I was watching Marie Kondo on Netflix last night (yes, being stuck at home due to the coronavirus has become that desperate already). If you haven’t heard of her, she is the author of The Life-Changing Magic of Tidying.
Anyway, it made me think of how a spot of tidying could be applied to our personal finances.
You see, if we have too many financial products, be they bank accounts, pensions, investments or insurances, it leads to us not being really sure what we have.
In turn, this leads to inertia and can stop us engaging with our finances at all.
Simplifying, then, is often the first step to mastering our money.
Disadvantages of having too many financial products/accounts
Let’s say you have ten (or even twenty) different investment funds that you have accumulated over the years.
Having multiple funds makes it much harder to keep track of all of the underlying assets that these funds hold.
Not being able to track the underlying assets makes managing the risk of your portfolio impossible.
For most investors, a well-diversified investment portfolio is fundamental.
Ideally, the portfolio should be diversified across currency, asset class, geography and industry sector.
This is even more important during the current COVID-19 crisis.
In many ways, we are all part of a giant experiment when it comes to the coronavirus. No one really knows which country is going to manage it best.
At one end of the scale, we have countries like Taiwan and South Korea who, due to their experience with SARS in 2003, clamped down hard and early.
At the other end, we have Sweden where, at the time of writing, bars, restaurants and schools are still open. Who is right? Only time will tell.
The same applies to businesses, some will be hit very hard by the coronavirus, others will come out stronger.
The best way to mitigate the risk is to be extremely well-diversified.
Not being able to obtain a simple snapshot of the underlying assets across your entire portfolio makes it difficult to see whether you are well diversified or not.
Rebalancing is another investment fundamental. I wrote in detail on the subject here.
Holding multiple funds increases the cost of rebalancing as you have to contend with multiple dealing fees.
Also, buying and selling units across multiple funds or accounts in order to rebalance your portfolio increases the potential for tax charges.
Finally, the more funds or accounts that you have, the more complex the exercise of rebalancing becomes and therefore the less likely you are to do it.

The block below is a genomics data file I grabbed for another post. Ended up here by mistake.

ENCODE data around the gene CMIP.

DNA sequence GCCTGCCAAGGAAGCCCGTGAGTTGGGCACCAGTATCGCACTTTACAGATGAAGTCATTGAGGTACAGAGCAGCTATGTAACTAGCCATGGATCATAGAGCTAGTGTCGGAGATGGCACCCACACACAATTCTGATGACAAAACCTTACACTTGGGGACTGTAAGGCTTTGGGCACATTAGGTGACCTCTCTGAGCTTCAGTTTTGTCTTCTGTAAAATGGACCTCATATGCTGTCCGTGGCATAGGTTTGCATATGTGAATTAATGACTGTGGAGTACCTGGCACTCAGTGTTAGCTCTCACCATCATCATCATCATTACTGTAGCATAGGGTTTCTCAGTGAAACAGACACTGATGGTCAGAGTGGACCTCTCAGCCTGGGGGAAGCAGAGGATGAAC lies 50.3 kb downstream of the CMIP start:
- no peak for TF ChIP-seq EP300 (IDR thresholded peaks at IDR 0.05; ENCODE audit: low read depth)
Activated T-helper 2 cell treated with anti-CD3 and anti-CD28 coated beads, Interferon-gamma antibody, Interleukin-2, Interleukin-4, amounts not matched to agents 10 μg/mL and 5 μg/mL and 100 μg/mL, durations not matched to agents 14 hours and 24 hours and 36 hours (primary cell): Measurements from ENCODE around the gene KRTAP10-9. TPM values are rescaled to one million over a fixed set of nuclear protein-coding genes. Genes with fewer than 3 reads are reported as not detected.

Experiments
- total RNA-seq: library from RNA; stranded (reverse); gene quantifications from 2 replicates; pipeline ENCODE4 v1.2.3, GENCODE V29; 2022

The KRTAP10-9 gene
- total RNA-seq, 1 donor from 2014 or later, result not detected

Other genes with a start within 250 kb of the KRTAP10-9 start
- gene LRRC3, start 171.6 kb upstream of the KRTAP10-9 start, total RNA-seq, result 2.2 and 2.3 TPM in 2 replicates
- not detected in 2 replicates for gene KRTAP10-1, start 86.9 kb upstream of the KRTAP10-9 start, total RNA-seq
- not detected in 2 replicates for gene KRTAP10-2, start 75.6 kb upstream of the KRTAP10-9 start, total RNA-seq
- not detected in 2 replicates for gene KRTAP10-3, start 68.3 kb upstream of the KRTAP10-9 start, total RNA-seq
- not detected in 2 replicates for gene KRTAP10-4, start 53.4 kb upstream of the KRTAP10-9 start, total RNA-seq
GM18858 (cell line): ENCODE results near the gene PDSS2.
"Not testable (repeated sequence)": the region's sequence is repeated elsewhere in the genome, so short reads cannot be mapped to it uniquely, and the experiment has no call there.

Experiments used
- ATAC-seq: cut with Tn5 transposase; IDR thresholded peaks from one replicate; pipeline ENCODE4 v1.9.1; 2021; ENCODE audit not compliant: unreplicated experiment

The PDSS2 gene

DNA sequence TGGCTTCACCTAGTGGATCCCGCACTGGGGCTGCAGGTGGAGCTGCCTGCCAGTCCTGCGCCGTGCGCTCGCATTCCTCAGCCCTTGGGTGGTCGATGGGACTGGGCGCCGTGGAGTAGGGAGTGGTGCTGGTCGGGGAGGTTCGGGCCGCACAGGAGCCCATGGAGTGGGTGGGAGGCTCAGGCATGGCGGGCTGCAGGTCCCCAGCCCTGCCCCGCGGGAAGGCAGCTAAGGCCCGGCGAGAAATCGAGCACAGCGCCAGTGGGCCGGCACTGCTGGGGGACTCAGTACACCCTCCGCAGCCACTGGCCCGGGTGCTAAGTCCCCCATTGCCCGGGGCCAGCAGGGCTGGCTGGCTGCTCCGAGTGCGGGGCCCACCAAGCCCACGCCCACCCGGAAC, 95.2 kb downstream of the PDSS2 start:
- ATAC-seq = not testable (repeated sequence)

Why have 4 UK equity funds or 3 emerging market funds? What is the point, when by and large they will hold the same underlying assets in similar proportions?
In amongst all the uncertainty, one thing that we can control is cost.
However, the more funds/pensions etc that you have, the harder this becomes.
If you have one or two funds, it is relatively easy to go online and find out the management fee. If you have ten…
Also, if you are a hoarder of funds or financial products, then it is likely that you have some older style structures.
Financial products are continually evolving and as a result, fees are continually coming down. Some funds now literally have zero per cent management charges.
Hanging on to old-style products means paying more in fees than you need to.
Finally, the more accounts or funds you have, the more administration that is required.
- More account numbers
- More login details to remember
- More valuations/statements to deal with
- More relationships to manage
- More sets of anti-money laundering requirements
Ahh, but surely having more accounts reduces risk….
I obviously see the point that if you hold accounts with 10 companies and one fails then you are less exposed than if you had all of your assets with one company and it fails.
However, holding accounts with multiple institutions means that you have multiple requirements to do proper due diligence on those institutions.
Often this is too overwhelming so people end up not doing any proper due diligence.
It would be much better to have accounts (funds) with only one or two institutions and to have really done your homework on them so that you are confident that they are financially robust.
I bang on about simplicity a lot.
There is a reason for that.
Complexity leads to inertia, lack of action and all-to-often, mistakes.
While I am not convinced about the need to fold one’s pants neatly in a row a la Marie Kondo, I do firmly believe that keeping our finances as easy to manage as possible is a sound approach.
You should not construe the views expressed in this article as personal advice.
You should always contact a qualified financial adviser to obtain up-to-date advice on your own personal circumstances.
The author does not accept any liability for people acting without personalised advice. Nor does he accept liability for those who base a decision on views expressed in this generic article.
This article is based on legislation as at the time of writing. While we regularly update articles, pension and taxation legislation changes on a regular, often sudden, basis.
Therefore, please check for later articles or changes in legislation on official government websites. You should not rely upon this article in isolation.